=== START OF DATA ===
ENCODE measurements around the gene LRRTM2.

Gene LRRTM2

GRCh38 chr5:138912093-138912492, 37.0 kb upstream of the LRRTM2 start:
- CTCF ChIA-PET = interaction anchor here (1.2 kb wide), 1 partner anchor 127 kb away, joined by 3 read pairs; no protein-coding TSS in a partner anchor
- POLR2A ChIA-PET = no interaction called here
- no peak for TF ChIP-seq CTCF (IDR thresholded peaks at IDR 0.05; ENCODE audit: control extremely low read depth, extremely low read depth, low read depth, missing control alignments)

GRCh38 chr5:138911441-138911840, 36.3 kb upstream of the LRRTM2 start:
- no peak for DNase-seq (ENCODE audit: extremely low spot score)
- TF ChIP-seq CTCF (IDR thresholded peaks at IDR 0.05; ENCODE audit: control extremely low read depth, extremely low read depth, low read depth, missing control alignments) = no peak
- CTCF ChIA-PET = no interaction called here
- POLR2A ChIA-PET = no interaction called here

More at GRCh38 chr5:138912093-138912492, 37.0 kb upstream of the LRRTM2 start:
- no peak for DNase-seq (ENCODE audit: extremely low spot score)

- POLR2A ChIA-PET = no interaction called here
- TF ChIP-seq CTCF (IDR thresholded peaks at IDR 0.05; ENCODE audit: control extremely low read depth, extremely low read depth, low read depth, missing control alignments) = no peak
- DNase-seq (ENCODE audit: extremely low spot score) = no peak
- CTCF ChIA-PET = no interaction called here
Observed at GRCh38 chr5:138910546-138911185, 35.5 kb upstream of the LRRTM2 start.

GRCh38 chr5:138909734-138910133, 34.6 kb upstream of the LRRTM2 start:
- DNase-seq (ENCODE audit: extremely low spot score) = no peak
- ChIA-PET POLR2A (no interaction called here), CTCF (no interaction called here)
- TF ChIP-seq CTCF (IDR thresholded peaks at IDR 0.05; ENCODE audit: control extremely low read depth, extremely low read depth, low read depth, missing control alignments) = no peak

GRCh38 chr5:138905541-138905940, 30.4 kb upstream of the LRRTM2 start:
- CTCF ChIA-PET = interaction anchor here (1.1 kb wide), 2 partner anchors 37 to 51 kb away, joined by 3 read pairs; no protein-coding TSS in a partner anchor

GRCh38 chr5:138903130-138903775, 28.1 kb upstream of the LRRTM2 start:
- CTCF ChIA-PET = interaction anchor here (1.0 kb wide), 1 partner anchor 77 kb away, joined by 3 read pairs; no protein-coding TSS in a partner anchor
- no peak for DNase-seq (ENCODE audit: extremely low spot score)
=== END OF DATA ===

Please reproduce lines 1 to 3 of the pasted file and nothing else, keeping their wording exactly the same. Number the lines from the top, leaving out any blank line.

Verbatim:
ENCODE measurements around the gene LRRTM2.

Gene LRRTM2

GRCh38 chr5:138912093-138912492, 37.0 kb upstream of the LRRTM2 start: